Ransomware attacks are now a global threat. Between 2019 and 2020, attacks rose by 62% worldwide according to the 2020 Internet Crime Report. Attacks like the Colonial Pipeline in May 2021 are high profile cases that garner media attention, but SMBs and facilities of every size are now targets of cyber thieves.
Hospitals and medical facilities are favored targets because they house sensitive medical records. Facilities like these are in no position to bargain with cyberthieves, and they end up paying hefty ransoms to recover sensitive information. And the financial fallout from ransomware attacks is significant, with security experts estimating global ransomware losses to hit $20 billion in 2021, which is 57 times the cost just five years ago.
There’s a lesson to be learned for facilities managers: letting your properties become vulnerable to a ransomware attack is costly. Instead of paying cyberthieves, invest resources into mitigating your risks: shoring up your IT services, educating staff and creating response plans.
What is Ransomware?
Ransomware is a type of malware that enters your computer system and/or network and encrypts your data. Users lose access to files, applications and/or their databases. To decrypt the data, cyberthieves demand a ransom, and if the ransom isn’t paid, the data is destroyed.
Ransomware finds its way into most systems through direct attacks on software weaknesses or by exploiting human error through phishing emails. Once it infects your system, ransomware is programmed to spread to connected devices, encrypting more documents, spreadsheets and photos as it grows.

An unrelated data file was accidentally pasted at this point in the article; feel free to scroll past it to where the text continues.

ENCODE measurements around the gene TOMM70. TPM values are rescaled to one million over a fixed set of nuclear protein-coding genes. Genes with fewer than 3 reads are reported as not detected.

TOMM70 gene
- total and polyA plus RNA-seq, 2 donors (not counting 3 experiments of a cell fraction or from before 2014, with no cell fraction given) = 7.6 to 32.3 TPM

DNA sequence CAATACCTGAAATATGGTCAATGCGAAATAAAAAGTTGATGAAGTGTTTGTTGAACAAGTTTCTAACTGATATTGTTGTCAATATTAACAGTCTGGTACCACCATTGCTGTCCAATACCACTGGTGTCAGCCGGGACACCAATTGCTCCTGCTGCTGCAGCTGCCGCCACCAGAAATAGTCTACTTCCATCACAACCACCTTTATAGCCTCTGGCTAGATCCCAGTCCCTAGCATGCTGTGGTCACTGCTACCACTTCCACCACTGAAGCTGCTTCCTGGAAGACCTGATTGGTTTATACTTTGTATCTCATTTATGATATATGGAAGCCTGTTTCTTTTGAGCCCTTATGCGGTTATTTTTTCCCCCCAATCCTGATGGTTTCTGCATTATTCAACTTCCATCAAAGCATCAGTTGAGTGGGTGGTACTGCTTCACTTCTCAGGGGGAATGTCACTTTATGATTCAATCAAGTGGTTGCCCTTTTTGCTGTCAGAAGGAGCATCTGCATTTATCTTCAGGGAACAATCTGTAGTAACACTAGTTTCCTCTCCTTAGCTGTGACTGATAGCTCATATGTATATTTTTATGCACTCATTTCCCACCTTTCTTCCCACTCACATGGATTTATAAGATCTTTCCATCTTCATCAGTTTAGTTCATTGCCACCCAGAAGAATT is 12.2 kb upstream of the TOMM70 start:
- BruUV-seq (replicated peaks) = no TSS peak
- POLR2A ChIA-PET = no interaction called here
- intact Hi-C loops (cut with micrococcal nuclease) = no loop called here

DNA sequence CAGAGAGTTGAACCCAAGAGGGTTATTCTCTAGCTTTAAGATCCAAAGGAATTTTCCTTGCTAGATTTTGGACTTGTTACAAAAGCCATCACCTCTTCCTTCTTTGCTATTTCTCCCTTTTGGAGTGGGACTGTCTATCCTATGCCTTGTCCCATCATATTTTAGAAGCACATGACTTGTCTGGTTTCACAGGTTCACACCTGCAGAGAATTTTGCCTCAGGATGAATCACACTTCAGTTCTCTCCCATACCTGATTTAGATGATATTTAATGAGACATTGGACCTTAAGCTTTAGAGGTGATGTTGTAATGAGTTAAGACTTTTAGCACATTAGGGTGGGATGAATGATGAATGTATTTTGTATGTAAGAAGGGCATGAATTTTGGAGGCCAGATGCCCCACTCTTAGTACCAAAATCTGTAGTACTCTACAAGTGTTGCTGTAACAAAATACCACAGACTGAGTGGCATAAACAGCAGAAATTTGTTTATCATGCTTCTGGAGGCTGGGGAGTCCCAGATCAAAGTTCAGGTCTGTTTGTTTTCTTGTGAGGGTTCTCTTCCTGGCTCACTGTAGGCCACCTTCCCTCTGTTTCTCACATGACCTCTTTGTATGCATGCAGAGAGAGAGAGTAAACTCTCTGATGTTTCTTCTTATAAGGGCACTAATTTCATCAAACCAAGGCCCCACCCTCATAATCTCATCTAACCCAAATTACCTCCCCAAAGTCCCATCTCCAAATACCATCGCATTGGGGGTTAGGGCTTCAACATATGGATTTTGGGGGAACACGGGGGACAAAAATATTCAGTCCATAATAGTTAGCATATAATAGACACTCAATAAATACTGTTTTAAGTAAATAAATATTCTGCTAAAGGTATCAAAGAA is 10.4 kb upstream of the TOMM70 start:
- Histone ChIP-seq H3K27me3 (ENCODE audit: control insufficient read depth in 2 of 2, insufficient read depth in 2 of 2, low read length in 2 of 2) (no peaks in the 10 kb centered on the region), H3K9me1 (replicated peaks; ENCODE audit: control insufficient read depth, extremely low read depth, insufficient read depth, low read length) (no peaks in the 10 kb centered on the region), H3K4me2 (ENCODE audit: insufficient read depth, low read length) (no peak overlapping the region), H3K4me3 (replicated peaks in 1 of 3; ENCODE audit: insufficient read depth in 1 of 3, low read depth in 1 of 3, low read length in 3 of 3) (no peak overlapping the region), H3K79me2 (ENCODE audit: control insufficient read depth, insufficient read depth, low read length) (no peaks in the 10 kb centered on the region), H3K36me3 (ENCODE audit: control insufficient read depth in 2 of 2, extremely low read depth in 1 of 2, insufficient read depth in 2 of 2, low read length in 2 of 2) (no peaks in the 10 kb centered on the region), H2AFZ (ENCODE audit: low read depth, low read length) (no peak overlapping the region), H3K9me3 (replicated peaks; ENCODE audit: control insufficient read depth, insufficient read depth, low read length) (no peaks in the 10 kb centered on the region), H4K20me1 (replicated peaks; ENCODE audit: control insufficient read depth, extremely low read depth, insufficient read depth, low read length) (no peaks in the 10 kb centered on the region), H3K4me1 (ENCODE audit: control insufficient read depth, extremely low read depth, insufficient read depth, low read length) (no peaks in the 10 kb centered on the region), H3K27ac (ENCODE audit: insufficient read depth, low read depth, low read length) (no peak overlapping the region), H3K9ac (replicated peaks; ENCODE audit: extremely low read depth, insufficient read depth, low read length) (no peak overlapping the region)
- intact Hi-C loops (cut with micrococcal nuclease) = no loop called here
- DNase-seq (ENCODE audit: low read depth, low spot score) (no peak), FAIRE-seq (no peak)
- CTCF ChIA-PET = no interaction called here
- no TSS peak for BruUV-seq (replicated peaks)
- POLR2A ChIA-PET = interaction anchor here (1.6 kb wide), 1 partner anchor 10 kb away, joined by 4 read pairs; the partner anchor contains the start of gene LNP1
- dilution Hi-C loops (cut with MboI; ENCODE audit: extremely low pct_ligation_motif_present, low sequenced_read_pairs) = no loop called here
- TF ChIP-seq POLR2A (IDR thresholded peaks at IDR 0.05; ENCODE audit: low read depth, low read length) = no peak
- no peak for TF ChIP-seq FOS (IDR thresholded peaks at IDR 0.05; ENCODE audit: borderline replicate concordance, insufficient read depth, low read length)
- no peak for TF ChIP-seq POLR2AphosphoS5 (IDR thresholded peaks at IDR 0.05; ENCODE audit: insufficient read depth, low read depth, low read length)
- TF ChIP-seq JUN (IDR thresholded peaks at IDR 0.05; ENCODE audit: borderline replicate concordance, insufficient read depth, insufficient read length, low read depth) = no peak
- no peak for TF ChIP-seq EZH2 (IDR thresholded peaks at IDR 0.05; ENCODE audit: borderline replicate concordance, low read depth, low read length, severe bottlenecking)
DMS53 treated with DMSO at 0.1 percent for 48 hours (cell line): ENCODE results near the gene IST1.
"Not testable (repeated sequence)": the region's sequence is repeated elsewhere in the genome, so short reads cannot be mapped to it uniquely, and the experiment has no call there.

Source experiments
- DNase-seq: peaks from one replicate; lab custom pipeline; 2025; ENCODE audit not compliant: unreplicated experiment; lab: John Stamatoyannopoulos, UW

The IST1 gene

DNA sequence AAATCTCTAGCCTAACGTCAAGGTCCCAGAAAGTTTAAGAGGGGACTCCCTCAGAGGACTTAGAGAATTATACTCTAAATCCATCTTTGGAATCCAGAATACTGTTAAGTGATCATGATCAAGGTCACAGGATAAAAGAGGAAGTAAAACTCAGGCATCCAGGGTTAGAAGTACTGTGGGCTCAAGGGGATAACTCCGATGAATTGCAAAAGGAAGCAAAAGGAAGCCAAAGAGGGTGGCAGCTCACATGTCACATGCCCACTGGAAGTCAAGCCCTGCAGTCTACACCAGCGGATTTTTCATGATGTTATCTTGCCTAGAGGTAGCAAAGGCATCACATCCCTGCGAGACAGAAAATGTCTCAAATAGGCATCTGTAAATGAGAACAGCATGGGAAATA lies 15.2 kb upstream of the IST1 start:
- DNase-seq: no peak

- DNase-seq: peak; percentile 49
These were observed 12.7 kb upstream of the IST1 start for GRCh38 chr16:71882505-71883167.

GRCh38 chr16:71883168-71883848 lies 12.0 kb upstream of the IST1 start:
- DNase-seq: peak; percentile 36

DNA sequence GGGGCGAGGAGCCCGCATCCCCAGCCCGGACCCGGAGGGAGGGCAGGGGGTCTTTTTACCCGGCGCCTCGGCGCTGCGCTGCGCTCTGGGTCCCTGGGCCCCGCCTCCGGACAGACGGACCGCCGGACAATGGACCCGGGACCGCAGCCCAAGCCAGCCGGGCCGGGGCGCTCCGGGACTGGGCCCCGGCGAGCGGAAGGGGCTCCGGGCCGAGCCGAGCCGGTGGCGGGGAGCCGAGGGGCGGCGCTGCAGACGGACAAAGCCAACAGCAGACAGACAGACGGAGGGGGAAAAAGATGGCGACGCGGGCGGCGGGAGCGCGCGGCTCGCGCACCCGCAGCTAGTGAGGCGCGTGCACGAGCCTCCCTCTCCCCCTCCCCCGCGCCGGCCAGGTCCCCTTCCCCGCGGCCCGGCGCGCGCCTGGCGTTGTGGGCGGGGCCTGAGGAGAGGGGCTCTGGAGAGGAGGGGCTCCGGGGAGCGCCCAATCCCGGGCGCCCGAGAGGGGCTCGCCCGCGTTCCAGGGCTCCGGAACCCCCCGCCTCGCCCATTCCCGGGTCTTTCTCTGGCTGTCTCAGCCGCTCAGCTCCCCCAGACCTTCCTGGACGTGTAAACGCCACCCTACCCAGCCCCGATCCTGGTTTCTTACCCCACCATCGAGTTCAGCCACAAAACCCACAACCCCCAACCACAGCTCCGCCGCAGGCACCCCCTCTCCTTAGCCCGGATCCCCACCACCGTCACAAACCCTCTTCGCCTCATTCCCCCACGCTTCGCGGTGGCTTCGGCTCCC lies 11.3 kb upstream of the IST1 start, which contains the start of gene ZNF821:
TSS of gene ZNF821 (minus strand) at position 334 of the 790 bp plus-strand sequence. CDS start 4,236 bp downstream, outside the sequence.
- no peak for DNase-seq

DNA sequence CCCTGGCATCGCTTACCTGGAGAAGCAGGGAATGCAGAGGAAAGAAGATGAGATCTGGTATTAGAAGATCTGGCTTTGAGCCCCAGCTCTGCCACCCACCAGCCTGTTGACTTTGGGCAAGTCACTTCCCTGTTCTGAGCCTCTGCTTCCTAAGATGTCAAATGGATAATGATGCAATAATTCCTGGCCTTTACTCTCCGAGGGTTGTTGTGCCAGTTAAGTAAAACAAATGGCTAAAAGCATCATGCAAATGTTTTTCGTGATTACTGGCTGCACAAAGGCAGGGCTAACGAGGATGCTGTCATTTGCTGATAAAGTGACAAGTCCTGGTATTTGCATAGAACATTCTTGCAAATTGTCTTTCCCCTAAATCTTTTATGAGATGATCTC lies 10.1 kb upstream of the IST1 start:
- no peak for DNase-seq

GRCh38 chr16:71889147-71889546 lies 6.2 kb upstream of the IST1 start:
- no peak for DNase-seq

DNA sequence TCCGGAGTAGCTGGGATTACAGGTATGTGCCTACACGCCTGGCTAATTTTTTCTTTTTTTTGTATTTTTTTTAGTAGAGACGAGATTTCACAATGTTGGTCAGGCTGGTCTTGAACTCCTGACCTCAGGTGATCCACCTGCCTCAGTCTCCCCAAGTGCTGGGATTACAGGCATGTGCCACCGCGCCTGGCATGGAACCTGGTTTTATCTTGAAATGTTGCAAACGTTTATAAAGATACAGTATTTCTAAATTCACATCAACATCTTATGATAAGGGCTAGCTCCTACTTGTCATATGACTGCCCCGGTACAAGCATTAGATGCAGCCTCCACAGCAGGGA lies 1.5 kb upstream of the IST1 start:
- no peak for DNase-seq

Train Staff on Cybersecurity Best Practices
Cyberthieves exploit human weakness to gain access to your data. It only takes one staff member clicking on the wrong email link to put your building data and tenant info at risk. That’s why beefing up your team’s cybersecurity skills is a top priority. Cybersecurity habits like these help you avoid many types of computer viruses and malware.
Updating Operating Systems
Operating system (OS) updates include the latest virus signatures and definitions. Older versions don’t, which makes them more vulnerable to cyber attack. Have your team set up auto updates for their Windows and Mac OS and installed programs. That way, forgetting isn’t an issue.
Identifying Phishing Emails
Email is a common entry point or “attack vector” for cyber criminals to deploy malware, and humans are notoriously susceptible to their exploits. Train your staff how to identify a phishing email to keep your network free of ransomware.
Creating Strong Passwords
Weak passwords let cyberthieves walk right into your facility network. Unfortunately, too many employees opt for weak, yet popular, passwords like “123456” because they’re easy to remember. Teach your team the simple steps of creating a strong password or consider investing in a password manager, which automates the process of creating and remembering strong passwords.
Turn on Two-Factor Authentication
Remind your team to implement two-factor authentication when possible. Turning this feature on adds an extra layer of security by requiring the users to identify themselves with a mobile device or an authentication app. Each user typically authenticates their sign in through a PIN number or biometric scans like a fingerprint.
Backup Your Data
Since ransomware targets your data, backing it up can help mitigate losses from encryption. Still, data backup has its limitations and can’t protect you like an anti-malware software, for example, but it does offer the insurance of data replication. In other words, it’s an after-the-fact solution rather than real time protection.
The first step in building effective backup is making sure you are backing up ALL your data. Some FMs may manage multiple facilities, each having separate databases and devices. Do you know where your critical info is stored? What about your team members? Are those with assigned devices backing up their data correctly? Critical data can easily be overlooked, which is why experts suggest conducting a data audit.